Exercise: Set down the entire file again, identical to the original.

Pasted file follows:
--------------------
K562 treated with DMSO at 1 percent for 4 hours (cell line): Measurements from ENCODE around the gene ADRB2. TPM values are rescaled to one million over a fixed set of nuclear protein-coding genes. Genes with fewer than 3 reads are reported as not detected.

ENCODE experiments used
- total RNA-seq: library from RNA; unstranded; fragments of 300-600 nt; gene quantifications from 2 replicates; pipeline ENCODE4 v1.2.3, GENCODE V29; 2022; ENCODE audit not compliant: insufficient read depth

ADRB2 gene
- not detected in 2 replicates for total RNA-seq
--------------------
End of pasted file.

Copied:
K562 treated with DMSO at 1 percent for 4 hours (cell line): Measurements from ENCODE around the gene ADRB2. TPM values are rescaled to one million over a fixed set of nuclear protein-coding genes. Genes with fewer than 3 reads are reported as not detected.

ENCODE experiments used
- total RNA-seq: library from RNA; unstranded; fragments of 300-600 nt; gene quantifications from 2 replicates; pipeline ENCODE4 v1.2.3, GENCODE V29; 2022; ENCODE audit not compliant: insufficient read depth

ADRB2 gene
- not detected in 2 replicates for total RNA-seq